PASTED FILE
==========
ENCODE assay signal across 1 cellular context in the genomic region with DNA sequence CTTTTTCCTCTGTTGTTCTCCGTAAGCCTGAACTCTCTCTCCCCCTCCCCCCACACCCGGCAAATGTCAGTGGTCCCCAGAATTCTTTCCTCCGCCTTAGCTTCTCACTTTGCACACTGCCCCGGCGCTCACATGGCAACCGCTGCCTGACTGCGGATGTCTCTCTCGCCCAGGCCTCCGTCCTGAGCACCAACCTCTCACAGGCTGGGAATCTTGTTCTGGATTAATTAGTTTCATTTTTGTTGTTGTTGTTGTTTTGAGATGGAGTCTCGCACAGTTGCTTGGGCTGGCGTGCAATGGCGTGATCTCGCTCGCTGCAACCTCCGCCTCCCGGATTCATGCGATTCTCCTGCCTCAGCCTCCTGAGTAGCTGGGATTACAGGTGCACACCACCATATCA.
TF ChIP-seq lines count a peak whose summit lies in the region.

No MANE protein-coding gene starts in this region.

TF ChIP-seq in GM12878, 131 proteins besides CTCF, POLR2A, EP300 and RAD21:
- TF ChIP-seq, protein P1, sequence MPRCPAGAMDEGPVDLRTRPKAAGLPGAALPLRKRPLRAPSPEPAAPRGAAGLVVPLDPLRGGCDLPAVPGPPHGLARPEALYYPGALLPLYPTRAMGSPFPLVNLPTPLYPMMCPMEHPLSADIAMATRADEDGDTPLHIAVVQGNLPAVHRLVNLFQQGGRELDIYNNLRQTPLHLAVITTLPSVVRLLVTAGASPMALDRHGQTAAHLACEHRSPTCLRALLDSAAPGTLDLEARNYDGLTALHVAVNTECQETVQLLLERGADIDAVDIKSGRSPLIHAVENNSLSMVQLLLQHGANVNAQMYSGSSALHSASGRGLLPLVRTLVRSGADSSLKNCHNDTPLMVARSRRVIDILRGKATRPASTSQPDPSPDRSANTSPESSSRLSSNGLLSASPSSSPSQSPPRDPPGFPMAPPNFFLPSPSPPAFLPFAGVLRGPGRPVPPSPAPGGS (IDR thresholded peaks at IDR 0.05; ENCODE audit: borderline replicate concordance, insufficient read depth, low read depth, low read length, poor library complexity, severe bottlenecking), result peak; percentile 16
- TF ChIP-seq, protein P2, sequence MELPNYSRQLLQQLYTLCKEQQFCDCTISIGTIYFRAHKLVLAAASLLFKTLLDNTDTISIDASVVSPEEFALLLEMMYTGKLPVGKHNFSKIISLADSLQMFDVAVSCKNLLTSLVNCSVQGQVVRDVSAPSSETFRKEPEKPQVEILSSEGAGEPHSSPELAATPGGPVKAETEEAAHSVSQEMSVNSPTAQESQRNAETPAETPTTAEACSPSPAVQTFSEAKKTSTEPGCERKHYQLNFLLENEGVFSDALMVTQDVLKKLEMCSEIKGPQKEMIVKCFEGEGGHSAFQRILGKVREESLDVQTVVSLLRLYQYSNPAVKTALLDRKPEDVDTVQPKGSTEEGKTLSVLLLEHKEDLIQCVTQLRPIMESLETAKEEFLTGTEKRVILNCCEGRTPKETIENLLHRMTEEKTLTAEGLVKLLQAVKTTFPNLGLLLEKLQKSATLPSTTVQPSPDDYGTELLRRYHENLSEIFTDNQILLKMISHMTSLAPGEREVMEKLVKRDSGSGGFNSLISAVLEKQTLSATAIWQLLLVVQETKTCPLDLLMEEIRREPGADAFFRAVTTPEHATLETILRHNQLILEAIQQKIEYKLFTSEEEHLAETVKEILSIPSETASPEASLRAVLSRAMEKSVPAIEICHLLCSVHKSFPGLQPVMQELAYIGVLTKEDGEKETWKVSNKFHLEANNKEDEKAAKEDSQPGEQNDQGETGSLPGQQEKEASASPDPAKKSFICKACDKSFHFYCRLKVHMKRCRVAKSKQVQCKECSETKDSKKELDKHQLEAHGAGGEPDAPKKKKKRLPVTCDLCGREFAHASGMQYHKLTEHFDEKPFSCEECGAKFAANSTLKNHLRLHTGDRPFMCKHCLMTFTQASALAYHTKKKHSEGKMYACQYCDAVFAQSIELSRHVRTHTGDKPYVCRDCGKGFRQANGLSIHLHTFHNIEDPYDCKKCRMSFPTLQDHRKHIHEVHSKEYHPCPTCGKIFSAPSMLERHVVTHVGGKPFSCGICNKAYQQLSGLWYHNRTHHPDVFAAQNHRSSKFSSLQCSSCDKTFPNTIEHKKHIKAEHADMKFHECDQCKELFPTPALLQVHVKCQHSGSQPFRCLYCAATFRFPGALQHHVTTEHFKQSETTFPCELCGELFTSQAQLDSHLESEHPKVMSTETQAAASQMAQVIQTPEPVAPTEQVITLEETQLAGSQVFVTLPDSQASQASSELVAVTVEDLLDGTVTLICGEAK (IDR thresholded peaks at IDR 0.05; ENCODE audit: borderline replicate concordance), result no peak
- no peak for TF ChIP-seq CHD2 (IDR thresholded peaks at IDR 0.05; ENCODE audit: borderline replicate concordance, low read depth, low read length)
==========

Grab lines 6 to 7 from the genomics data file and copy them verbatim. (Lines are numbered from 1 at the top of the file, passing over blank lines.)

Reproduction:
- TF ChIP-seq, protein P2, sequence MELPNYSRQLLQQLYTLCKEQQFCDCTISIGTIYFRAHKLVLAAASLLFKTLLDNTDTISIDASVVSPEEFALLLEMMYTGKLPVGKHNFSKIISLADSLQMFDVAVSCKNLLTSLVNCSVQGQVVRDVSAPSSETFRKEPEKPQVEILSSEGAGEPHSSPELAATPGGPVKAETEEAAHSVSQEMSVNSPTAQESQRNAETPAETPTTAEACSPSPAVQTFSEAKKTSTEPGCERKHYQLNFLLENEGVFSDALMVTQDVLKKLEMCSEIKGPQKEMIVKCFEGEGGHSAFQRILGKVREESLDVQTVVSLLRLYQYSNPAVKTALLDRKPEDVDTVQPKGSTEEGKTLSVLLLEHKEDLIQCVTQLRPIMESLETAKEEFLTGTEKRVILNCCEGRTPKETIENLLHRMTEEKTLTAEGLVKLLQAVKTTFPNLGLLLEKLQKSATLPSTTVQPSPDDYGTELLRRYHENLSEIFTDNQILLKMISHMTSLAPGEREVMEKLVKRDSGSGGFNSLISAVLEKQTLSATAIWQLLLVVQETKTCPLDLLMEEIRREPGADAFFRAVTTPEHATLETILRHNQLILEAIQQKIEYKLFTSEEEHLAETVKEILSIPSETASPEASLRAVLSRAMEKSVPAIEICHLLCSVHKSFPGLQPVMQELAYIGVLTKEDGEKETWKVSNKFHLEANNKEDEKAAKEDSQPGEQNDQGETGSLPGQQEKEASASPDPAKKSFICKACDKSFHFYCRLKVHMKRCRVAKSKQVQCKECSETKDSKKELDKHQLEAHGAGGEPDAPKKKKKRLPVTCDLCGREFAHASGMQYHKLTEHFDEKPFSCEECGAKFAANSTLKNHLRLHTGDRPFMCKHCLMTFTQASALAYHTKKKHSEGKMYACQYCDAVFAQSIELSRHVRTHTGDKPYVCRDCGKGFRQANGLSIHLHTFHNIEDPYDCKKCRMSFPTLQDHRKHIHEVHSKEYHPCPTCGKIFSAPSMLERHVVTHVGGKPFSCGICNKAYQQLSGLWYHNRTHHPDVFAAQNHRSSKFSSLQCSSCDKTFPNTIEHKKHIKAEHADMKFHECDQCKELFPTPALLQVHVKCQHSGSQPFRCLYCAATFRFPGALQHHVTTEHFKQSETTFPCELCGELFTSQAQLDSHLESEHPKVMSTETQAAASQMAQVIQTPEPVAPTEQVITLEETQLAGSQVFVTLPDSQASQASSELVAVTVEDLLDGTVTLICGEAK (IDR thresholded peaks at IDR 0.05; ENCODE audit: borderline replicate concordance), result no peak
- no peak for TF ChIP-seq CHD2 (IDR thresholded peaks at IDR 0.05; ENCODE audit: borderline replicate concordance, low read depth, low read length)